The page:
King's College London
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The Duke of Wellington

Background

WellingtonWellingtonWinchelseaWinchelseaWellington was under enormous political pressure as Prime Minister throughout 1828 and 1829.

This centred on the proposal to grant emancipation to Irish Catholics when faced with the threat of civil war in Ireland, and which provoked fierce political controversy across the nation and among Wellington's Tory colleagues.

Daniel O'Connell's Catholic Association led the popular movement for reform in Ireland and the crisis came to a head with the County Clare by-election of July 1828 when O'Connell was elected but debarred from sitting as an MP on account of his religion.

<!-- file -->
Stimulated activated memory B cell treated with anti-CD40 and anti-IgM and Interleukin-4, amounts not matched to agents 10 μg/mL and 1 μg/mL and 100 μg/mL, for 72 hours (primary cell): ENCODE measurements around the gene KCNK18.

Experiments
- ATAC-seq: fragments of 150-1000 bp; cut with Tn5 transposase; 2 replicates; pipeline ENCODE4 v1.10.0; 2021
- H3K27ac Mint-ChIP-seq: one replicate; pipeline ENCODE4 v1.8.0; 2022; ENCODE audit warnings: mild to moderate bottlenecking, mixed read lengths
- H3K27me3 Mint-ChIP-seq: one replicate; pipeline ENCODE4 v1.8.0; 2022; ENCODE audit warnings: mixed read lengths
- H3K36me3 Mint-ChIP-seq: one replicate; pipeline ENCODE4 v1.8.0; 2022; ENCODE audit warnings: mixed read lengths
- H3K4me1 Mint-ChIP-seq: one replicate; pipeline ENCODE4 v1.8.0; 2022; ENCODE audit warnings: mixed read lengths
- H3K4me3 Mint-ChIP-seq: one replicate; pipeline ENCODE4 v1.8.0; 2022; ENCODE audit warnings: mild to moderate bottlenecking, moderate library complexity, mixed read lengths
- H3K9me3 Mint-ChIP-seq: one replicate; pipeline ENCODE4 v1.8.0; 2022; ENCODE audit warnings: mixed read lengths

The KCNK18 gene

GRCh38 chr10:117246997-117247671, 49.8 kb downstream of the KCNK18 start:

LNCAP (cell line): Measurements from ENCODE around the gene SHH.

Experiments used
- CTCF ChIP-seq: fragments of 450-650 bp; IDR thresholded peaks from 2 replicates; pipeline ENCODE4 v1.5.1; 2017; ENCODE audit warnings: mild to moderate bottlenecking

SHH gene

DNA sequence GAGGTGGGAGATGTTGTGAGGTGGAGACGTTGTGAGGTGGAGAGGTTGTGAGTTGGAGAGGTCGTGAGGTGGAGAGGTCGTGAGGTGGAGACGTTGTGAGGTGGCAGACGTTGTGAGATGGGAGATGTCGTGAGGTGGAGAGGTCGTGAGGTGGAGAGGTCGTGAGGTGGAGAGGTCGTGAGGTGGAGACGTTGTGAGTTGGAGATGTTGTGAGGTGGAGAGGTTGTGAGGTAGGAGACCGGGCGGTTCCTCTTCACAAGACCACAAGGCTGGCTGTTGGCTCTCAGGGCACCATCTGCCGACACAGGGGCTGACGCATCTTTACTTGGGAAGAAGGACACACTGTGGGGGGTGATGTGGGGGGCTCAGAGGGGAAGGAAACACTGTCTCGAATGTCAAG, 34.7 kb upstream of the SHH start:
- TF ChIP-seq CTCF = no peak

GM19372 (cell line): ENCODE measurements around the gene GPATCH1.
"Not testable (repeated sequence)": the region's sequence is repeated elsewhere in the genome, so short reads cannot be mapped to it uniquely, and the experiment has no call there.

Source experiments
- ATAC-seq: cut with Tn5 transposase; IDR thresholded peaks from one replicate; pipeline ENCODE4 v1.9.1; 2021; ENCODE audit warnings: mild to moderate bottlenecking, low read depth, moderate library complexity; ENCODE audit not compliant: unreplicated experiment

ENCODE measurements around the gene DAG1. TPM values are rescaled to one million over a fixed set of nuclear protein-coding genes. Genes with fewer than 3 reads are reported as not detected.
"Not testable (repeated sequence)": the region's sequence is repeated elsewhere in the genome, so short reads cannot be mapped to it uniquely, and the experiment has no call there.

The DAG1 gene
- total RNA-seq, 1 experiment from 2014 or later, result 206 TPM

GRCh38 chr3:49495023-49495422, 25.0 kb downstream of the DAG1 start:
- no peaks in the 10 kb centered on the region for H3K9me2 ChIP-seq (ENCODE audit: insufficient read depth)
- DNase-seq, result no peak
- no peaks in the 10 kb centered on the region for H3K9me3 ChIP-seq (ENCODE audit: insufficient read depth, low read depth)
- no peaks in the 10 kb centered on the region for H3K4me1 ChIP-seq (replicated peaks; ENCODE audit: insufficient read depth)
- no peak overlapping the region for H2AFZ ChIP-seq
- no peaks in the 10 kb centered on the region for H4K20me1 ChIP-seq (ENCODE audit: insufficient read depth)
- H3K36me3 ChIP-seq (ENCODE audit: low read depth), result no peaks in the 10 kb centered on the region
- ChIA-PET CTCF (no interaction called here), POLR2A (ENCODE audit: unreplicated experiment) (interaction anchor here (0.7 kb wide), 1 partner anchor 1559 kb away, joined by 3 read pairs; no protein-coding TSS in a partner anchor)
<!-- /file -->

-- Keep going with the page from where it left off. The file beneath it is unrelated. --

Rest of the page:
The Duke, hitherto a critic of emancipation and generally suspicious of popular reform, eventually recognised the urgent need for change, concurring with his more progressive Home Secretary, Sir Robert Peel, who wrote that 'partial concessions would be of no use: they would give power to the Roman Catholics without giving satisfaction'.

One of Wellington's chief political opponents was George Finch-Hatton, the 10th Earl of Winchilsea (1791-1858). A political firebrand and a staunch defender of the protestant party, Winchilsea was also a vocal critic of O'Connell and was especially hostile to Catholic emancipation.

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